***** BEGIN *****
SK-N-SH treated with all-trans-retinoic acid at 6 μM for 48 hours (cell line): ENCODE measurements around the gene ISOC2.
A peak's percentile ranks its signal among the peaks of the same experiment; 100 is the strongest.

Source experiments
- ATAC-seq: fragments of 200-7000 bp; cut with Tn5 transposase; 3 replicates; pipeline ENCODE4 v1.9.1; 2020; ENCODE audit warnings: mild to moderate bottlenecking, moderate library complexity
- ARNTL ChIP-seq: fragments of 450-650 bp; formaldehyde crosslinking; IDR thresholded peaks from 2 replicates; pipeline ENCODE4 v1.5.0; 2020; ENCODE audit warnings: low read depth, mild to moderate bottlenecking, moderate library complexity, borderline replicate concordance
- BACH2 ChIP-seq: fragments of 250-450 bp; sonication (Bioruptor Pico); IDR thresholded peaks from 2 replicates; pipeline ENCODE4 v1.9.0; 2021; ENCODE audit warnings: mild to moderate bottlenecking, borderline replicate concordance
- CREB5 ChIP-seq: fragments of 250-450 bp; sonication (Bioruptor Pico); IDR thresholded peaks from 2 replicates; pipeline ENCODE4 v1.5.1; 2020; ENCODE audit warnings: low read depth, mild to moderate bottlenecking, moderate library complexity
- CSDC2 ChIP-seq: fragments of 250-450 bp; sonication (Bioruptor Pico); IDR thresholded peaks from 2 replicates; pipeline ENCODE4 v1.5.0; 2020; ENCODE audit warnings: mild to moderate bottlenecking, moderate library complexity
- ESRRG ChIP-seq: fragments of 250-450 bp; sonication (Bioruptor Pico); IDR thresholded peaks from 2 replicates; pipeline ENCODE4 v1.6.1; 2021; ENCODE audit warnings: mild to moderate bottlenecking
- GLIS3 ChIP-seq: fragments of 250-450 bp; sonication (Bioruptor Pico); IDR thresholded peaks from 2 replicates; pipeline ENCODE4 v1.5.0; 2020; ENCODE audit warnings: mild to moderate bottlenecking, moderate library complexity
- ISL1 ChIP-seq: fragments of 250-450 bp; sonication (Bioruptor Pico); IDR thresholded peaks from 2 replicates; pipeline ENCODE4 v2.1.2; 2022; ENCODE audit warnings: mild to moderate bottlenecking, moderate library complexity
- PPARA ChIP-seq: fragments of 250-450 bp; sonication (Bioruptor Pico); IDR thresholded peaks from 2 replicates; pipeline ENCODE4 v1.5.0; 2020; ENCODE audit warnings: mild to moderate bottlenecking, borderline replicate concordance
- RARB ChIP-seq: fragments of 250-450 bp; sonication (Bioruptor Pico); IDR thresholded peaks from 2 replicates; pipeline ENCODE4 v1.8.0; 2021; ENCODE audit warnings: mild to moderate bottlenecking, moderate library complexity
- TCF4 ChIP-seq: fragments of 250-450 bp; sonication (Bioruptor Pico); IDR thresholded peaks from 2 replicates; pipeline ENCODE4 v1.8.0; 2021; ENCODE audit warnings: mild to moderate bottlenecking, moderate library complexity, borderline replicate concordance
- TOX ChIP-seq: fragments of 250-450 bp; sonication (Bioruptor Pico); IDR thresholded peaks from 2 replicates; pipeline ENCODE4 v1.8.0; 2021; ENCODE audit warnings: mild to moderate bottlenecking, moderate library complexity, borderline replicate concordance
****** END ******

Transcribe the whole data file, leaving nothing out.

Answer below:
SK-N-SH treated with all-trans-retinoic acid at 6 μM for 48 hours (cell line): ENCODE measurements around the gene ISOC2.
A peak's percentile ranks its signal among the peaks of the same experiment; 100 is the strongest.

Source experiments
- ATAC-seq: fragments of 200-7000 bp; cut with Tn5 transposase; 3 replicates; pipeline ENCODE4 v1.9.1; 2020; ENCODE audit warnings: mild to moderate bottlenecking, moderate library complexity
- ARNTL ChIP-seq: fragments of 450-650 bp; formaldehyde crosslinking; IDR thresholded peaks from 2 replicates; pipeline ENCODE4 v1.5.0; 2020; ENCODE audit warnings: low read depth, mild to moderate bottlenecking, moderate library complexity, borderline replicate concordance
- BACH2 ChIP-seq: fragments of 250-450 bp; sonication (Bioruptor Pico); IDR thresholded peaks from 2 replicates; pipeline ENCODE4 v1.9.0; 2021; ENCODE audit warnings: mild to moderate bottlenecking, borderline replicate concordance
- CREB5 ChIP-seq: fragments of 250-450 bp; sonication (Bioruptor Pico); IDR thresholded peaks from 2 replicates; pipeline ENCODE4 v1.5.1; 2020; ENCODE audit warnings: low read depth, mild to moderate bottlenecking, moderate library complexity
- CSDC2 ChIP-seq: fragments of 250-450 bp; sonication (Bioruptor Pico); IDR thresholded peaks from 2 replicates; pipeline ENCODE4 v1.5.0; 2020; ENCODE audit warnings: mild to moderate bottlenecking, moderate library complexity
- ESRRG ChIP-seq: fragments of 250-450 bp; sonication (Bioruptor Pico); IDR thresholded peaks from 2 replicates; pipeline ENCODE4 v1.6.1; 2021; ENCODE audit warnings: mild to moderate bottlenecking
- GLIS3 ChIP-seq: fragments of 250-450 bp; sonication (Bioruptor Pico); IDR thresholded peaks from 2 replicates; pipeline ENCODE4 v1.5.0; 2020; ENCODE audit warnings: mild to moderate bottlenecking, moderate library complexity
- ISL1 ChIP-seq: fragments of 250-450 bp; sonication (Bioruptor Pico); IDR thresholded peaks from 2 replicates; pipeline ENCODE4 v2.1.2; 2022; ENCODE audit warnings: mild to moderate bottlenecking, moderate library complexity
- PPARA ChIP-seq: fragments of 250-450 bp; sonication (Bioruptor Pico); IDR thresholded peaks from 2 replicates; pipeline ENCODE4 v1.5.0; 2020; ENCODE audit warnings: mild to moderate bottlenecking, borderline replicate concordance
- RARB ChIP-seq: fragments of 250-450 bp; sonication (Bioruptor Pico); IDR thresholded peaks from 2 replicates; pipeline ENCODE4 v1.8.0; 2021; ENCODE audit warnings: mild to moderate bottlenecking, moderate library complexity
- TCF4 ChIP-seq: fragments of 250-450 bp; sonication (Bioruptor Pico); IDR thresholded peaks from 2 replicates; pipeline ENCODE4 v1.8.0; 2021; ENCODE audit warnings: mild to moderate bottlenecking, moderate library complexity, borderline replicate concordance
- TOX ChIP-seq: fragments of 250-450 bp; sonication (Bioruptor Pico); IDR thresholded peaks from 2 replicates; pipeline ENCODE4 v1.8.0; 2021; ENCODE audit warnings: mild to moderate bottlenecking, moderate library complexity, borderline replicate concordance